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Guidelines Issued For Ascertaining Genuineness Of Parties Before Recording Compromise: In Karnataka High Court

Before allowing a compromise decree filed before it, the Karnataka High Court issued guidelines for courts and Lok Adalat to follow in determining the parties’ genuineness. 

In the case of Renuka W/O Anand @ Anantsa Bakale v Ramanand S/O Ramkrishnasa Basawa And Others (Writ Petition No. 103766 Of 2018), a single judge bench led by Honourable Justice Suraj Govindaraj issued the directions in a petition filed by a party alleging that its interest in the suit property was compromised by a compromise entered into without its knowledge by a person claiming to be its power of attorney 

Facts of the case: 

This petition is filed under Articles 226 and 227 of the Indian Constitution, requesting that the principal senior civil judge at Hubballi (Lok Adalat) quash the compromise decree dated 26.7.2014 and the compromise petition dated 26.7.2014, and that O.S.No. 246 of 2014 be restored to the principal senior judge’s file for a fresh consideration of the merits. 

The Court stated that it has encountered several cases involving such compromises before the Lok Adalat that have been challenged through writ petitions. “As a result, I believe it is appropriate for me to issue general directions in respect of such matters as are referred to Lok-Adalat and compromise recorded.”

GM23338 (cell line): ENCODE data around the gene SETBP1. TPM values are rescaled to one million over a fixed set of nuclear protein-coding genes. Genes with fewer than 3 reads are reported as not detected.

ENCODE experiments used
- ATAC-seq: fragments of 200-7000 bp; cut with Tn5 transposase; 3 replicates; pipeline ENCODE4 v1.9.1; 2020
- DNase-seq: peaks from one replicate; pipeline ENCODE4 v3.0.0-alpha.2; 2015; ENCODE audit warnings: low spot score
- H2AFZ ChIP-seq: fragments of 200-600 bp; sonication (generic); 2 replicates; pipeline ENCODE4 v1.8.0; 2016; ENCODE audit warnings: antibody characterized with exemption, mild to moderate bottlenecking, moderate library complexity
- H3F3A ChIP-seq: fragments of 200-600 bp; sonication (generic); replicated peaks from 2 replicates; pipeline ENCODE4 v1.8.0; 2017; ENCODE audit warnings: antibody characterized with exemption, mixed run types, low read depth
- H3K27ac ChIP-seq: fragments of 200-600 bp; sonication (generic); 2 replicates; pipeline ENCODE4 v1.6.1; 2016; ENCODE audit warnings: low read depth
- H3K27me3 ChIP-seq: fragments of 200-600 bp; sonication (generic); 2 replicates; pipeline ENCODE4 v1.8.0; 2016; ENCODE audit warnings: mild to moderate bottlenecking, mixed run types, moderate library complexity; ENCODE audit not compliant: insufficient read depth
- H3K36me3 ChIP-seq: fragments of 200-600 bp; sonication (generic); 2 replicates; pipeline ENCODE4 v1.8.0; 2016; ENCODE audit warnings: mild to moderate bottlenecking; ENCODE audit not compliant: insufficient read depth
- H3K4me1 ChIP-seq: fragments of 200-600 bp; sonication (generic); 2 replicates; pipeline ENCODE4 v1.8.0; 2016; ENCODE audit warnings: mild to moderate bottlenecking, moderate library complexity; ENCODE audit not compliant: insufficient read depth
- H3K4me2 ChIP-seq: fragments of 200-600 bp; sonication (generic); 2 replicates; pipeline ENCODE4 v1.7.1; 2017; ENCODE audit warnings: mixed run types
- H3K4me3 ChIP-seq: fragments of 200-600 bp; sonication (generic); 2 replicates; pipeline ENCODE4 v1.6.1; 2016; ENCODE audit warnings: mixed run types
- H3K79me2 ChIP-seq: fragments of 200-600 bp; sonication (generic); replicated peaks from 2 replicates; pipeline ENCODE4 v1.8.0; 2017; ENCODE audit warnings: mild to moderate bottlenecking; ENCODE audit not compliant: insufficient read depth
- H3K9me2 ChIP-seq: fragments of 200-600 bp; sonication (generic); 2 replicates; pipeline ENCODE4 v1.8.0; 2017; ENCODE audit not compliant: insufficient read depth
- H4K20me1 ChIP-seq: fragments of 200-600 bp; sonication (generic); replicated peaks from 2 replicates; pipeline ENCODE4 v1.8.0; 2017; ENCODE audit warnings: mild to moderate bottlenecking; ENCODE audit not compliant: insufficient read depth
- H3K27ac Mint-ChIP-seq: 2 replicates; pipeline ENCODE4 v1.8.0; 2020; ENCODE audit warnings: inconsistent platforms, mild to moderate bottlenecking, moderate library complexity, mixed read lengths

The directions are as follows : 

  1. In accordance with the decision in Smt. Akkubai vs. Shri Venkatrao and Others [ILR 2014 KAR 2051] (supra), it is the Court’s responsibility to record the compromise rather than referring the case to the Lok- Adalat.
  2. If no settlement is reached before the Court and the parties request that the matter be referred to the Lok-Adalat in order to facilitate a settlement, the parties will be referred to the Lok-Adalat, and if a compromise is reached before the Lok-Adalat, the same will be recorded by the Lok-Adalat. 
  3. If the matter is referred to Lok-Adalat, the Lok-Adalat must open and maintain separate order sheets, and the Court’s order sheet in the suit cannot be used by the Lok-Adalat.
  4. When recording a compromise, the trial court or Lok-Adalat must determine whether the parties are present personally, as well as ascertain and verify their identities through the production of appropriate documentary proof.
  5. If a power of attorney is presented, it is the Court’s or Lok-duty Adalat’s to determine whether the concerned party has been served with notice. 
  6. The Court, as well as the Lok-Adalat, would have to be suspicious if the party appeared before the notice was served, as this is a red flag that something is wrong with the case.
  7. When a power of attorney enters into a compromise, the original power of attorney must be examined by the Court and the Lok-Adalat, and the necessary endorsement made in the order to that effect, and the original power of attorney must be returned to the parties. 
  8. In lieu of a power of attorney, the trial court and/or the Lok-Adalat should attempt to secure the presence of the party and obtain the signature of such party. 
  9. As a general rule, the Trial Courts must obtain proper and acceptable proof of identity of the parties to proceedings as required by the Government for various purposes (such as an Aadhar Card, a Driver’s License, a Passport Copy, an Election Identity Card, and so on). 

Judgement Reviewed By Manju Molakalapalli. 

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